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Will PEGI make it into law this year?

"Complex work is ongoing," insists DCMS; Industry sources hopeful of Christmas resolution

The Department for Culture, Media and Sport has admitted that "complex technical points" are behind the ongoing delay to legal implementation of PEGI age-ratings for video games in the UK.

"We are working to put the scheme into implementation as soon as possible," a DCMS spokesperson told GamesIndustry.biz, without offering a revised timetable.

Negotiations between the Government overseen personally by Culture Minister Ed Vaizey UKIE, the Video Standards Council, and current statutory ratings body the BBFC, are understood to be at a "delicate" stage. But sources familiar with the matter said there was optimism that the system could still be passed into law "by Christmas".

The DCMS added: "There have been a number of complex technical points where detailed work has been needed to reach a solution that works for all sides.

"Clearly, we want to have a scheme that works for industry but it must also work for regulators, for those involved in enforcement and especially for consumers."

As revealed by GI.biz in January, a complicated debate over packaging regulations had thrown a spanner in the works, with the BBFC's role in particular requiring definitive clarification.

The main sticking point remains the issue of "linear" (i.e. trailer) content, which regulations require is rated by the BBFC, though there is growing confidence that resolution is finally in sight.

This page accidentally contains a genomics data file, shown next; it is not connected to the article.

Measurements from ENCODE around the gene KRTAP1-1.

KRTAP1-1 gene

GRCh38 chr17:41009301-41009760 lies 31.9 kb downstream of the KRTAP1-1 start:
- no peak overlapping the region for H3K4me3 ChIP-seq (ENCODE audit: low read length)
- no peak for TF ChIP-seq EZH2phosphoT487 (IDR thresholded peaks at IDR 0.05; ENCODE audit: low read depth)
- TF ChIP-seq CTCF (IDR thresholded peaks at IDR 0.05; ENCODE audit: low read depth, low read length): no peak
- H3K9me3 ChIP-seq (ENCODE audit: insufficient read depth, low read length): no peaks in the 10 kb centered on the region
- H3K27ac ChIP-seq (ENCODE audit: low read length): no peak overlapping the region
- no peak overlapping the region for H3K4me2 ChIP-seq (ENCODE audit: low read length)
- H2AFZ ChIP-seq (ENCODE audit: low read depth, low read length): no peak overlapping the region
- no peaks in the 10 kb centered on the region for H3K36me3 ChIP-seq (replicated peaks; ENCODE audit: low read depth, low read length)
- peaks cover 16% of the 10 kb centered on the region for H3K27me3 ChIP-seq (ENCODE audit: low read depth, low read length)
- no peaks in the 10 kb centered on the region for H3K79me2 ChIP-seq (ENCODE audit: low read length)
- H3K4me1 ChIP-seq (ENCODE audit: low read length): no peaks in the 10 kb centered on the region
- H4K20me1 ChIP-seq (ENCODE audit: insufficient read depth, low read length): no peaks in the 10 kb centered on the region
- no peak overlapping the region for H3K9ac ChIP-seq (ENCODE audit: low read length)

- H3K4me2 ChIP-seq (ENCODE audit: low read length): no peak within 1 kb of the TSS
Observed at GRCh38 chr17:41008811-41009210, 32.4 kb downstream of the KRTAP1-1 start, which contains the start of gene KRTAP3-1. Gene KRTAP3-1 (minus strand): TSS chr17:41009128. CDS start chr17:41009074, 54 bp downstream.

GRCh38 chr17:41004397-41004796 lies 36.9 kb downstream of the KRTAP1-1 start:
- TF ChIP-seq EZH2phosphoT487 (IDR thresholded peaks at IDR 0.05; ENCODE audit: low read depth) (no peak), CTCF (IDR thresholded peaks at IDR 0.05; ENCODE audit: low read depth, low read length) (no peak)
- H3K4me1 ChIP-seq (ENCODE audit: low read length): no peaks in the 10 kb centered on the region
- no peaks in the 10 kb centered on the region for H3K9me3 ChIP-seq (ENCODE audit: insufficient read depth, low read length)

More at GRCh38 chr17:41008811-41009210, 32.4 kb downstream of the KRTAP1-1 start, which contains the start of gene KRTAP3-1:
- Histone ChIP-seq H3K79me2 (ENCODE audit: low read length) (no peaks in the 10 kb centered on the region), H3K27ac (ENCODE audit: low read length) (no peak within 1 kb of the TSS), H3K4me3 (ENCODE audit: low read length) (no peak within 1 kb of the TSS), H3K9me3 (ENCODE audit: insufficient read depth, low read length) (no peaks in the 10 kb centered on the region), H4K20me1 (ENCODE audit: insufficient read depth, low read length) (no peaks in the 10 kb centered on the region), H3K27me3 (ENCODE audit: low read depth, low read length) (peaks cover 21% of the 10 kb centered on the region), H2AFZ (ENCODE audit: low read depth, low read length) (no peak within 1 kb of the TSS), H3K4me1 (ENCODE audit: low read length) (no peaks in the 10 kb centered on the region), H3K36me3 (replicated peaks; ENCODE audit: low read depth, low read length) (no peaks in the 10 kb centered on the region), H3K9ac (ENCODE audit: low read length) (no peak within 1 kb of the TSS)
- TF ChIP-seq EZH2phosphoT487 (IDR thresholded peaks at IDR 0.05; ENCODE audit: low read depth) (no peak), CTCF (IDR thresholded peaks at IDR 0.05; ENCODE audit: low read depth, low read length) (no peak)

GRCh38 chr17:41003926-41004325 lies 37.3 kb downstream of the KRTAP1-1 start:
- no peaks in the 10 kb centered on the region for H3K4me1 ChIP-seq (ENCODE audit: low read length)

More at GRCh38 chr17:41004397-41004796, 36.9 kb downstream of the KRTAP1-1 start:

Once proposals are agreed on all-sides, European ratification will then be required, which is expected to take a further three months.

The delay has been a source of ongoing frustration for the games industry, with the PEGI scheme part of the Digital Economy Act, which passed in April 2010, while calls for a change to the system stretch back to recommendations made in the 2008 Byron Review.

But as one source close to PEGI put it: "There's no sense in forcing the issue at this stage. What matters is making sure we get it absolutely right first time for the industry and consumers."

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Latest comments (7)

Gregory Keenan5 years ago
Im still confused by the PEGI situation. I understand the need for a European system so its easier to market games. However I don't understand why Game companies would rather have a game rated via a tick box system (Game has XYZ = 18 straight away) rather than the BBFC system were the game is played by two people who can decide on the content and the context it is shown in before giving the rating.
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James Prendergast Research Chemist 5 years ago
@gregory not to mention the fact that the BBFC system was less open to legal challenge. After all.. a system generated and policed primarily by the publishers and developers themselves is more likely to be called into question... and abused.

But the answer is simple really. It's cheaper and easier for publishers/developers to submit an application to PEGI across all the multiple boundaries it covers (even though it's not just a simple single submission, as far as i understand it because national rules still override the PEGI structure - e.g. Germany) than it is to submit multiple game builds to a rating system that requires play-through.